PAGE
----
See what a conquest love has made
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SEE WHAT A CONQUEST LOVE HAS MADE. English, Air (whole time). A Minor. Standard tuning (fiddle). One part. A Roxburghe ballad that was much anthologized in the 18th century. Printed in The Cupid, A Collection of Love Songs, in Twelve Parts), 1739; (p. 138-139), and similar songsters, the first three stanzas go:
See what a conquest love has made:
Beneath the myrtle's am'rous shade
The charming fair Corinna lies;
And, melting in desire,
Quenching in tears those flowing eyes
The set the world on fire.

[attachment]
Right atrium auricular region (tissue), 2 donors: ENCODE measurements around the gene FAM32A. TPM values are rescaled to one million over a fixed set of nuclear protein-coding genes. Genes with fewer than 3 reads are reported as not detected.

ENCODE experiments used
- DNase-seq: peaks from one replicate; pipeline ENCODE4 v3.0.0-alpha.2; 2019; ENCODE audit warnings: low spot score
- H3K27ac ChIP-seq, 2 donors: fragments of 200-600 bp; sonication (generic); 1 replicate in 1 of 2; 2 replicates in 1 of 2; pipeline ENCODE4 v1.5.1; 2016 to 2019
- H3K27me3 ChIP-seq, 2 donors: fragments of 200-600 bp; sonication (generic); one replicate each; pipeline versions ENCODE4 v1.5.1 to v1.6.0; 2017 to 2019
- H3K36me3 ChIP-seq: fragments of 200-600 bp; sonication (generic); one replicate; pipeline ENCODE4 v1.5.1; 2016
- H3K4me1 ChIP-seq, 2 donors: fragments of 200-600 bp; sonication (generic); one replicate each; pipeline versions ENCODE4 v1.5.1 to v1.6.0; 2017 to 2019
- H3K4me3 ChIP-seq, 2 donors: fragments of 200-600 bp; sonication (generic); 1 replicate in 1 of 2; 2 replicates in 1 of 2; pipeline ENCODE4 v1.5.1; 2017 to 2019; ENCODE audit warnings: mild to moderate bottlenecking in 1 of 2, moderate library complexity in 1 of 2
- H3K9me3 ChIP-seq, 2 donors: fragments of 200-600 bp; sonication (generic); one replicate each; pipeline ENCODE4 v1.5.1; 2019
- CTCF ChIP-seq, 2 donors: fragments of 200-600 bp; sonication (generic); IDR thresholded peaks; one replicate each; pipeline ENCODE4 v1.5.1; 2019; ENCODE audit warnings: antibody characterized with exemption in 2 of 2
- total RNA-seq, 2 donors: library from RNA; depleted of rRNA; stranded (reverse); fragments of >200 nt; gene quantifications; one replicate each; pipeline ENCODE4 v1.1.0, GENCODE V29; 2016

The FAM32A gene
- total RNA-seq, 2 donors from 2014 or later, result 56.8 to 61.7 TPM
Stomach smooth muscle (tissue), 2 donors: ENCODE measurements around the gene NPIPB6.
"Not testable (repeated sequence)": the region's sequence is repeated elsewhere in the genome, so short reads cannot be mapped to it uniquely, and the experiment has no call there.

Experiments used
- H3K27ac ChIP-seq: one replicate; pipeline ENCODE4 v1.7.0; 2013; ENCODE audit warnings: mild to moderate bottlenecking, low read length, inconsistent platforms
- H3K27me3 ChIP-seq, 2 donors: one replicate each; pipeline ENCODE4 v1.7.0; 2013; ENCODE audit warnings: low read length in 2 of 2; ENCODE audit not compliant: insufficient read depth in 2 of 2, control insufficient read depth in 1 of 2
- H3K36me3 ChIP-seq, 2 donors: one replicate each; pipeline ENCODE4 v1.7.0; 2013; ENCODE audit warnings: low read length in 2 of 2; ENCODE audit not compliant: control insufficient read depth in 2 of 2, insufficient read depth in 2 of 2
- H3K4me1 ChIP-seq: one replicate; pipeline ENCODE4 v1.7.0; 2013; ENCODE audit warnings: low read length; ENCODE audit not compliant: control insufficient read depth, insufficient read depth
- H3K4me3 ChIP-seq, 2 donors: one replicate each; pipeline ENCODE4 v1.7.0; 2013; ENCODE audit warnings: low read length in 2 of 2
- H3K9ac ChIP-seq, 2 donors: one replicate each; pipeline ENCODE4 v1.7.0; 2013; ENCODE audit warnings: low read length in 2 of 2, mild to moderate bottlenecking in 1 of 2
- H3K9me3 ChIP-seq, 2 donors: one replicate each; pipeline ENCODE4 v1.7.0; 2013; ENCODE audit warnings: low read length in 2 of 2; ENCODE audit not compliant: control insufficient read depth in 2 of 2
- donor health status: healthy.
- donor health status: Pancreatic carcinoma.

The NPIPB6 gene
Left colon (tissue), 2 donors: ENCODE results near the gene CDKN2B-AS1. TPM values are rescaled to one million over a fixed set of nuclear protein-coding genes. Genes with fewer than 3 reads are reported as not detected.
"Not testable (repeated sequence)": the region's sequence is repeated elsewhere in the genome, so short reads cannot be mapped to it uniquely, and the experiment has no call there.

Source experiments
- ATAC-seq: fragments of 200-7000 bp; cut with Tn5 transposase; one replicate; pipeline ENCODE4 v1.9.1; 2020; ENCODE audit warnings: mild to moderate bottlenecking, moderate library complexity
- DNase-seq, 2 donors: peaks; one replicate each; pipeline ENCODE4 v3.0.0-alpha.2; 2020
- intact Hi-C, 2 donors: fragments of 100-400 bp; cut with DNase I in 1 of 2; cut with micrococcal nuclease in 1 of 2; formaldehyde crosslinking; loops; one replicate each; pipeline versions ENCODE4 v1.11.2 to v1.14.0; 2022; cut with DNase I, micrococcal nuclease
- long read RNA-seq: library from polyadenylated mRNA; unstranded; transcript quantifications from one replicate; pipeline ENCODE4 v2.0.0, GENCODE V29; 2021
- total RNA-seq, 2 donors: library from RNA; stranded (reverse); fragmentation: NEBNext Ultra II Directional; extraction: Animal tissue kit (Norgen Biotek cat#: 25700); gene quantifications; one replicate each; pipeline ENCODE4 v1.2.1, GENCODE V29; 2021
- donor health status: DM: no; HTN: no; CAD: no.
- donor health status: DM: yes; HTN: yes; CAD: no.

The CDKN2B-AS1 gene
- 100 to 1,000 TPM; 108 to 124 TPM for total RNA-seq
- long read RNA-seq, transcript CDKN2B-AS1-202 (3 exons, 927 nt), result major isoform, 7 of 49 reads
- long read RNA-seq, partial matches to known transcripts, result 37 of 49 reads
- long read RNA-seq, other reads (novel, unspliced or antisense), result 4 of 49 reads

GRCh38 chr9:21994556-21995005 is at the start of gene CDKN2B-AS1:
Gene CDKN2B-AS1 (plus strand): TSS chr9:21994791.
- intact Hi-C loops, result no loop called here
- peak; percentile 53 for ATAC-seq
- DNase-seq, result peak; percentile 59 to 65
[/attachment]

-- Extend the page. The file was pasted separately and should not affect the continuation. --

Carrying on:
What cannot tears and beauty do!
The youth by chance stood by, and knew
For whome those crystal streams did flow;
And though he ne'er before
To her eyes brightest rays did bow,
Weeps too, and does adore.
So when the heavn'ns, serene and clear,
Gilded with gaudy light appear,
Each craggy rock, and ev'ry stone,
Their native rigour keep;
But when in rain the clouds fall down,
The hardest marbles weep.
The lyric, by Richard Duke (born c. 1660), was set to music by Thomas Tudway and published in Playford's Choice Ayres (1683). Duke, of Cambridge University was a friend of Otway, Dryden, and Creech, and was the translator of classical works in Green and Latin, and the author of a few love-songs. Thomas Tudway (c. 1650-1726) was an English musician, Professor of Music at Cambridge, composer, and compiler of Anglican church music.
Source for notated version:
Printed sources: Manson (Hamilton’s Universal Tune Book, vol. 2), 1846; p. 16. John Playford (Choice Ayres, vol. iv), 1683; p. 63.